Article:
Thursday, March 29, 2012
Thomson to light up the whole of North America
Tech Theatre at Em Tech India on Tuesday served as a kaleido scopic show case of evolving trends and emerging paradigms in three industry verticals list. Conceived as a futuristic perspective on innovation and engineering, the session brought out intriguing facets of energy, electric mobility and communications and what lay ahead for the sectors as well as the rest.
'Know the market'
Innovation is not the same as invention, nor has it got to do just with a component, but the entire system, like how Thomas AlvaEdison did with the practical electric bulb, though a few others had designed working laboratory models. Mr.GopichandKatragadda, managing director of GE India Technology Center, was crystal clear in driving home his point. GopichandKatragadda said science, engineering and market should all be combined for any innovation. "Financier J.P. Morgan helped Edison and advised the latter to tie up with Thomson to light up the whole of North America," explained Mr.GopichandKatragadda. The ability to take technology and make it suitable for markets, according to him, was a crucial aspect. Procter & Gamble was an apt example, GopichandKatragadda said, adding how the conglomerate couldn’t sell its diapers in China initially, but after understanding the customer behavior, which indicated their proclivity to use cloth alternatives, they could succeed in selling night diapers for babies in Shanghai in about two years. He also spoke about a diagnostic device being developed by GE in Bangalore that helps view vascular system in the human body, by screening the skeleton. "Know your end customer, business and market priorities, find and articulate your passion, develop the voice of future and set aggressive goals," advised Mr.GopichandKatragadda, adding growth through innovation, by creating, nurturing and changing, is the way forward.
Zooming in on electric vroom
Chief of technology and strategy at MahindraReva Electric Vehicle Company, ChetanMaini, felt energy, pollution and congestion would be the buzzwords in the future for electric mobility. "In Bangalore, where I grew up, the pollution levels are about 4-5 times higher than how it was three decades ago. The average road speeds were faster in 1900s, before motor cars, in London than now, due to congestion." Technology- and ecosystem-related changes are important in future, he stressed, adding that solar was a key area. "A 3X3 panel at an investment of about Rs.. 1 lakh can give you 15,000 km per year and is free for life." MahindraReva, said ChetanMaini, had over 40 per cent of its workforce on R&D and had created 23 different prototypes. He also announced that they would launch the NXR version this year. Their REVive technology aids customers tap into remote energy charge, through calls or text messages, employing advance telemetrics system. "It turns it into the next digital space," he added.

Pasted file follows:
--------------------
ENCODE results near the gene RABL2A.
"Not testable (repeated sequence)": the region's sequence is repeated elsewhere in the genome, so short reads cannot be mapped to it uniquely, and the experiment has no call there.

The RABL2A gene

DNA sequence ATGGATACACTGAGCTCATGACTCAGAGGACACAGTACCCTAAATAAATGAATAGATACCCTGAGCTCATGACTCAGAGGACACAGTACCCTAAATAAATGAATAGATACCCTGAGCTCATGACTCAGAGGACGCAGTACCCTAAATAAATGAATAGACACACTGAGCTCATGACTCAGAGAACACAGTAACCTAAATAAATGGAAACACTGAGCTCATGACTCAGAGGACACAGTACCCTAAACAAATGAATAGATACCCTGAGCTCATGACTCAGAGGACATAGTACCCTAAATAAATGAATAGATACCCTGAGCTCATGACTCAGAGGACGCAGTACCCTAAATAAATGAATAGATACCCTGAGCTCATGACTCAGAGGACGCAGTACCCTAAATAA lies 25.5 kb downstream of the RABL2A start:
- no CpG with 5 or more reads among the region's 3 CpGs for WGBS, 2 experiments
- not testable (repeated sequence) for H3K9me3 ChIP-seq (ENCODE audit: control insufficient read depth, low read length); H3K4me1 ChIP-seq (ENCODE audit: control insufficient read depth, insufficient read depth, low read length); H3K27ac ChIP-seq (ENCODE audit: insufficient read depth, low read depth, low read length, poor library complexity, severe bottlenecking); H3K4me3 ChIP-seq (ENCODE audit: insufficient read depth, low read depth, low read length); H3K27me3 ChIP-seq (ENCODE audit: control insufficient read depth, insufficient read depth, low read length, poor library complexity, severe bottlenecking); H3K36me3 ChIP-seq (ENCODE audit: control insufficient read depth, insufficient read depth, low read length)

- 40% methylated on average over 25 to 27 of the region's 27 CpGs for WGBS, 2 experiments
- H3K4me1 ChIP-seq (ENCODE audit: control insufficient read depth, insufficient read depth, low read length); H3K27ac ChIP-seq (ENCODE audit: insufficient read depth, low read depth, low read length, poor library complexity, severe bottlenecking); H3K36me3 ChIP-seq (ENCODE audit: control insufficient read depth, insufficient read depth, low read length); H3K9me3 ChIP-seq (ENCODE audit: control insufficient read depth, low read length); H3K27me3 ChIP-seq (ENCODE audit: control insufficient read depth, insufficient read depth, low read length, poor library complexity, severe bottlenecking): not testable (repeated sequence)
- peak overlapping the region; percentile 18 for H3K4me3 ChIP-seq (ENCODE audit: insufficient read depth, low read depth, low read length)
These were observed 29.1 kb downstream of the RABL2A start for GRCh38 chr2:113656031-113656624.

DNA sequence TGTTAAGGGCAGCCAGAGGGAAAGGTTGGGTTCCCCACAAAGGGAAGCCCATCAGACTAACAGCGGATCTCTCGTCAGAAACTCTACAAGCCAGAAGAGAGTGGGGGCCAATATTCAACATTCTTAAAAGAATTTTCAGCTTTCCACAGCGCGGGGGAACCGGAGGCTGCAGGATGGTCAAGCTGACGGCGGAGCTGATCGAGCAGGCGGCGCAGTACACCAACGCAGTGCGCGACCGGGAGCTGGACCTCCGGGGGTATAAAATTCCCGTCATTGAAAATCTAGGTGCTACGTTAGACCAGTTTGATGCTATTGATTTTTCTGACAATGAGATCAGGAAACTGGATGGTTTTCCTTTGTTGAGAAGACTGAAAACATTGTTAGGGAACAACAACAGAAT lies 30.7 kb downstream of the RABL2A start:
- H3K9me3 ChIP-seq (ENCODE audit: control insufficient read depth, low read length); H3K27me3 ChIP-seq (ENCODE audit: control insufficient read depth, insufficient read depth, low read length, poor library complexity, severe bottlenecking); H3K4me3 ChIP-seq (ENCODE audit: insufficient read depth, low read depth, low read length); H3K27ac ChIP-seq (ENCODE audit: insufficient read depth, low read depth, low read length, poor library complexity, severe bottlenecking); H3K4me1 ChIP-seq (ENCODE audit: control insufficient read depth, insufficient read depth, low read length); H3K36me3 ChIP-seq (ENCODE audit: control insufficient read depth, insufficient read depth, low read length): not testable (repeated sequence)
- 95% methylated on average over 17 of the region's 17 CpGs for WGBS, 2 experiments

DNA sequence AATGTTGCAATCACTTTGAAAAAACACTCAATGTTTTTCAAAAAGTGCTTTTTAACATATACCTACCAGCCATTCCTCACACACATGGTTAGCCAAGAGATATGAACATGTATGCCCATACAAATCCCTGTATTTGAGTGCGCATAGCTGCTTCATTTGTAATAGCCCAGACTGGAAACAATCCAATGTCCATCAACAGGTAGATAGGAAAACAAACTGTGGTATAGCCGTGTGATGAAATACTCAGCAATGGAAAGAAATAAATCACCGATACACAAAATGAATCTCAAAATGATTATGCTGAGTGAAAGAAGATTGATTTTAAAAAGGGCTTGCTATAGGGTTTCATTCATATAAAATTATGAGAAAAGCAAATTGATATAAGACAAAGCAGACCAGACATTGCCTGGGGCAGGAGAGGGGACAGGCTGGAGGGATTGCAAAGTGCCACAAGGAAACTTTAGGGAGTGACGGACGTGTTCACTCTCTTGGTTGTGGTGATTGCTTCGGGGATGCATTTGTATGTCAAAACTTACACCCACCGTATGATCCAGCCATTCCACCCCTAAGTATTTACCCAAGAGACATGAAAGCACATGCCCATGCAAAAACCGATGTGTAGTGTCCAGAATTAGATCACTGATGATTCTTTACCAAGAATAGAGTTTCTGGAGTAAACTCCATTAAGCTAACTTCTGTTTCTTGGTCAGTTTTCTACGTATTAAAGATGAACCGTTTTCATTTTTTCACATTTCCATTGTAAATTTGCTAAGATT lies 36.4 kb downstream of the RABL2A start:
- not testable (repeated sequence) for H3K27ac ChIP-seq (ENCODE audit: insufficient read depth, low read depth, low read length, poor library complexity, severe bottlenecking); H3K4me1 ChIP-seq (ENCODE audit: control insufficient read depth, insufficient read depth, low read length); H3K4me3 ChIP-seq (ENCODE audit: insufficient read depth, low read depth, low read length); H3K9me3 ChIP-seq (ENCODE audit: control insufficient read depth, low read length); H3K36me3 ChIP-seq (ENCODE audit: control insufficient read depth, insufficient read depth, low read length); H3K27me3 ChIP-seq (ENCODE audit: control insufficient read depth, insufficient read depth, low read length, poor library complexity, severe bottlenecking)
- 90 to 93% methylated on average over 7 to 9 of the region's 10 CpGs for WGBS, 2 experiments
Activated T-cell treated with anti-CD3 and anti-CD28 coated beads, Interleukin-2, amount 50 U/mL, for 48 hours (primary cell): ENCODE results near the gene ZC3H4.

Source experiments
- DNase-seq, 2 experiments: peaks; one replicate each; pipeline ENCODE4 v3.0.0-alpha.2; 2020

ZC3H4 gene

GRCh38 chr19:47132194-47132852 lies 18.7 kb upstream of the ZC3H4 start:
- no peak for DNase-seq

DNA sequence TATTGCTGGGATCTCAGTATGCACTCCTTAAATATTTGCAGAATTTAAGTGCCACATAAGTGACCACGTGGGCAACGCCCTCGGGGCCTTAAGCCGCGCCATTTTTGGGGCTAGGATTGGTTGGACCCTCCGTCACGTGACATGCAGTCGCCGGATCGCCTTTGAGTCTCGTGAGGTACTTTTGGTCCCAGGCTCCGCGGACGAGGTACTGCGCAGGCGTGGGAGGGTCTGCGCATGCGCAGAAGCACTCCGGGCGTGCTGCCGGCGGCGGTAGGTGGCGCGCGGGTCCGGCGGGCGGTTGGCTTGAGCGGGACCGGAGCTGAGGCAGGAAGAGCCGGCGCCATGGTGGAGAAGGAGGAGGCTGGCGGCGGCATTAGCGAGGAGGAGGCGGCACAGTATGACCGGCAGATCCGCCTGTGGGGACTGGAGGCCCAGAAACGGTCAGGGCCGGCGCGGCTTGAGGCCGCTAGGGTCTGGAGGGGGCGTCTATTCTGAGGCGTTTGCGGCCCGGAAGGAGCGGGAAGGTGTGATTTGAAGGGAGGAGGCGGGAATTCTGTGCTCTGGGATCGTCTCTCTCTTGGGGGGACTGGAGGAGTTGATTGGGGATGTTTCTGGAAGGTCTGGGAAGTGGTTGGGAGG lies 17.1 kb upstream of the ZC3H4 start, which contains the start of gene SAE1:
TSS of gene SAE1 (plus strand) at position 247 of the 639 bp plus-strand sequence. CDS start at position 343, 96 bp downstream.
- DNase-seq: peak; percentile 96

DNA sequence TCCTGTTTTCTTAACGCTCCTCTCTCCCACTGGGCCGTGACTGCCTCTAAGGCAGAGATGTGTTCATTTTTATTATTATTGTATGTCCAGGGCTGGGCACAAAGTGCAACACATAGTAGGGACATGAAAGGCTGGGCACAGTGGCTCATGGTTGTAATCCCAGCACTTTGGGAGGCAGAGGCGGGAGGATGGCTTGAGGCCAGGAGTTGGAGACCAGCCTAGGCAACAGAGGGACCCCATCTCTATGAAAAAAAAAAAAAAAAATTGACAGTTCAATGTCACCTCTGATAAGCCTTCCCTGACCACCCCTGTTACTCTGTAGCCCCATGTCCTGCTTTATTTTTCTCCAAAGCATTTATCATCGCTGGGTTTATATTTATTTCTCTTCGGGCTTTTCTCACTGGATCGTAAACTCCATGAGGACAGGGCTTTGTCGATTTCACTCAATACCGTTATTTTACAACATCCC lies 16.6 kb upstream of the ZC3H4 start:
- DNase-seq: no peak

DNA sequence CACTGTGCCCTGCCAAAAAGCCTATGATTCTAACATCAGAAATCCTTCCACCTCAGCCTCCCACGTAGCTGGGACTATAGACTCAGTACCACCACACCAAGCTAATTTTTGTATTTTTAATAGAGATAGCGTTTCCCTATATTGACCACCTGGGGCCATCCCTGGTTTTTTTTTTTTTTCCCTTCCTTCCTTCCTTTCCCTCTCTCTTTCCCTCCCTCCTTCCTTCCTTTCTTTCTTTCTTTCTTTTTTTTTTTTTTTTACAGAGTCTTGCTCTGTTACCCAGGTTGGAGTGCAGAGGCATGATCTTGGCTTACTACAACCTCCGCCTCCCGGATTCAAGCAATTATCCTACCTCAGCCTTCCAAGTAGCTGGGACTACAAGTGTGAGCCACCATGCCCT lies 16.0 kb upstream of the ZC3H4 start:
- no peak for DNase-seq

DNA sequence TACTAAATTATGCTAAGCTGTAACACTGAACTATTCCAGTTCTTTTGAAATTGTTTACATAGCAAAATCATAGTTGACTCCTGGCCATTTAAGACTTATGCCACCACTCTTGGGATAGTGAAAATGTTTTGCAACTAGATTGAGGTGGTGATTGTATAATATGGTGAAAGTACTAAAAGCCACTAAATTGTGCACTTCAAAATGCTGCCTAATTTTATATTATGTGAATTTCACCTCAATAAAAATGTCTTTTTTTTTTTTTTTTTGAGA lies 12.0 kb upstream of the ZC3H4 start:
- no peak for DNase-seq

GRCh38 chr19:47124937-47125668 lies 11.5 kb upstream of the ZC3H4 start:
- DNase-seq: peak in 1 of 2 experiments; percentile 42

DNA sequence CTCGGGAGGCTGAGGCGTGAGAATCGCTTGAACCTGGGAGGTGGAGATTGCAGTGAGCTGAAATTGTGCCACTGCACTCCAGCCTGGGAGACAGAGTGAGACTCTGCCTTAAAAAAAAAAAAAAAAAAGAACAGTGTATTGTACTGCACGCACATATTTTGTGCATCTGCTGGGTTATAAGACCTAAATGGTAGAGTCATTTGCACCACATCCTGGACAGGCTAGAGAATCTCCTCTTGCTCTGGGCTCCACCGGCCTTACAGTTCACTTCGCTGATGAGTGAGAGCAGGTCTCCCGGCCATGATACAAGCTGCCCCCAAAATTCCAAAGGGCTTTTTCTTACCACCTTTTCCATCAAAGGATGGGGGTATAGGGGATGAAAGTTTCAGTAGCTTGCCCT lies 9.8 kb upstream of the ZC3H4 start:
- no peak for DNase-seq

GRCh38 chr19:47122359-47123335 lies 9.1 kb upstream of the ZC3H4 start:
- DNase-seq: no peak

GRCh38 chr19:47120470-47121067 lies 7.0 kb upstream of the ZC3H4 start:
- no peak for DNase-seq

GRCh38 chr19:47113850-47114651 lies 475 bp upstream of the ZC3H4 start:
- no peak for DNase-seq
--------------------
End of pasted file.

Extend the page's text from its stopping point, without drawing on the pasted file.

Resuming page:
Innovation through research
The way innovation happens these days is through leveraging existing platforms. "Outside online, other verticals should also exploit existing platforms to innovate, though it might take longer. We can't claim that we don't have enough information anymore," said ViswanathPoosala, head, Bell Labs India. Lamenting that people have become very good consumers, he suggested that they calmed down, sat and thought about something new. He also quoted the example of how Google monetizes people's profile information by getting appropriate advertisements and a rival that fashions itself as a competitor to the search giant said in a campaign: 'Google tracks you, we don't.' ViswanathPoosala finally touched upon Bell Labs' light radio, a wireless device, which could be an alternative to mobile towers. "It's actually lighter than a Rubik's Cube. It will bring back all the trees that are being uprooted to accommodate the towers."
Source: CIOL Bureau